Hit cameras usually use 17.5mm film. A few use 16mm film. The 17.5mm film comes from splitting unperforated 35mm film into two strips.
So with these cameras you have four options.
No matter which film option you select, HIT film needs a paper backing to prevent the film from being exposed through the frame counter window on the camera back. Some people opt to cover up the window with black tape. The advantage of this approach is that you can load the film directly into the camera without the nuisance of paper-backing -- and you can load more film as a result. The down-side to this is that the camera must be loaded in complete darkness -- NOT an easy task.
If you prefer the standard approach, you can substitute the paper backing from a 110 cassette for the HIT paper, if you need. But be aware that you increase the likelihood of light leaks. HIT paper-backing is 17.5mm wide while the 110 paper is only 16mm wide. Light can leak around the edges. In addition, the numbers on the 110 paper are COMPLETELY different from the 17.5mm numbers -- DON'T USE THEM! (if all else fails you can cut a strip of paper from a 120 roll of film -- 17.5mm wide and 18 inches long) But no matter what type of paper-backing you use, make a mark on the paper-back where you attach the film. It should be about an inch (or less) before the "1" number on the paper. Carefully wind the film (and paper) onto the film-feeder spool. If you are not using an original 17.5mm paper-backing, write the numbers 1 through 10 16mm apart on the paper so that you can see them through the counter window.
Hit cameras usually don't have film counters but were designed for 10 exposures on about 7.5 inches of film. You should make your film strip slightly longer -- about 9 inches (not to get more exposures, but to make sure your exposures are on the film!)
In any event, with most 17.5mm cameras you will only be able to use the camera if it has two identical film spools. Most used HIT cameras are bought with only one spool, but you'll probably need another reel to be able to reload the camera successfully. The HIT spools look just like tiny 120 film spools -- one for each side of the camera. In addition, nearly all HIT cameras had a spool holder for the film-feeder spool -- or a double-reel holder for both reels. This is not an inconsequential item -- it makes loading the camera a LOT easier. Without it the film tends to unroll all over the place when you try to load the camera. The holder has a tab that keeps pressure on the film roll and keeps it from unraveling.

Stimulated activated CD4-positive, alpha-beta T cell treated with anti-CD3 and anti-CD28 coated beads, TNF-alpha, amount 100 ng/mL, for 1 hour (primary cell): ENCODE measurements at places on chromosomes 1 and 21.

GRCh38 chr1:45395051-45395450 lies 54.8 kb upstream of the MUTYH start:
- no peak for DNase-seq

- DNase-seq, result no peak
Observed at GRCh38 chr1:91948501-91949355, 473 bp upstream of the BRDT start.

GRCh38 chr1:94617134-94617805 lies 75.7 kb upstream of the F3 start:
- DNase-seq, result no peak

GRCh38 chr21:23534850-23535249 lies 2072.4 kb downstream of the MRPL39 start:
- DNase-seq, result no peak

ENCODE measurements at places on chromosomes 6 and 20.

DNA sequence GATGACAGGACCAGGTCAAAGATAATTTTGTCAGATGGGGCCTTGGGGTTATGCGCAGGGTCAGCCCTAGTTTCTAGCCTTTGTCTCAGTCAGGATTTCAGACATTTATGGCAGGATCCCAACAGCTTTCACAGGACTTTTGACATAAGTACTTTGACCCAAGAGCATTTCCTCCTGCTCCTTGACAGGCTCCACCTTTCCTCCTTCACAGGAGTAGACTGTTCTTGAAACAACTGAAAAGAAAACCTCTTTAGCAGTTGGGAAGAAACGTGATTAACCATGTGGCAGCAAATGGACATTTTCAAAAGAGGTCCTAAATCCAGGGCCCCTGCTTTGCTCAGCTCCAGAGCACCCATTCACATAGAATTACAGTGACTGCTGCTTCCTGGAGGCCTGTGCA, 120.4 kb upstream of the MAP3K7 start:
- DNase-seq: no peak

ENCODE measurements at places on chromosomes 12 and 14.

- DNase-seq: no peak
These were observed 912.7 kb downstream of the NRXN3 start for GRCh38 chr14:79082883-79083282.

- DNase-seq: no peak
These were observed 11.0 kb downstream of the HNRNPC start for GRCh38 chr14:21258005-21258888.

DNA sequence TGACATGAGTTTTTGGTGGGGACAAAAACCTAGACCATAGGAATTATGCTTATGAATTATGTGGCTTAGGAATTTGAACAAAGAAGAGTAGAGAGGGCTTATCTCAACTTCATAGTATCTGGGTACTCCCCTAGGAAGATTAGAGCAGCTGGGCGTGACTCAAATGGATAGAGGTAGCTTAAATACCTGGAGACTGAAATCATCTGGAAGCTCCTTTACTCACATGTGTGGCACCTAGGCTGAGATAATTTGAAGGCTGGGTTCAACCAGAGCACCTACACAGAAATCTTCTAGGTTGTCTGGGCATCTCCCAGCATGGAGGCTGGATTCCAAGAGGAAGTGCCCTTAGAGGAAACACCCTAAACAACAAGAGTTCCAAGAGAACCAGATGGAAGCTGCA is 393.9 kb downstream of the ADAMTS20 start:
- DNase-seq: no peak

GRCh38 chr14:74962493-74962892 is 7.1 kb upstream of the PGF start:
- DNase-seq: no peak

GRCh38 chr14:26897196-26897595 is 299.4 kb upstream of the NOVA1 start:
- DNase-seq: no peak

To load a reel, start by attaching one end of the paper-backing to the feeder spool. Don't tape it to the reel, since the backing must be able to detach from the reel at the end of the roll. Wind up about 4 inches of backing onto the reel. Then turn off the lights. Now place the film on top of the paper backing and start to roll the film-paper combination into the reel. Make sure that the film and paper are aligned. When you get to the end of the film, attach it to the paper backing with a small piece of tape. This will make sure that the film advances correctly in the camera. You should have about 4 inches of backing left at this point. Continue to roll up the backing on the reel.
When you have the film (and paper-backing) wound onto the film-feeder spool, tape it up so that it won't unravel. When you are ready to load the camera, undo the tape and slide the film and reel onto the film reel holder. The good news is that you can leave the lights on, unless you are loading the camera without the film reel holder. Next, attach the end of the paper-backing to the take-up spool. This can be tricky since the leader can slip out easily. Either rotate the reel a few times or tape the leader to the reel to be sure it stays in place. Then slide the take-up spool into the camera. Some spools only have a slot on one end. Make sure there is a slot on the top side of the reel and that it engages correctly with the tab on the film advance knob. This can be tricky. You'll have to make sure that the notched end of the spool engages the gear in the camera. If you try to put the spool in upside down, it won't fit correctly since the spool only has the notch on one end. Then turn the film advance wheel a couple of turns to make sure the spool is fully engaged. If you have the film-feeder spool holder, slip the feeder spool into the holder and slide it into the other side of the camera. The notch on the feeder spool can face up or down.
Close the door and advance the film until the "1" appears in the window and start shooting. If you are not using the paper-back numbers, advance the film at least 16mm for each exposure.
And if all else fails, 17.5mm film will fit on a 16mm developing reel -- with a little force.
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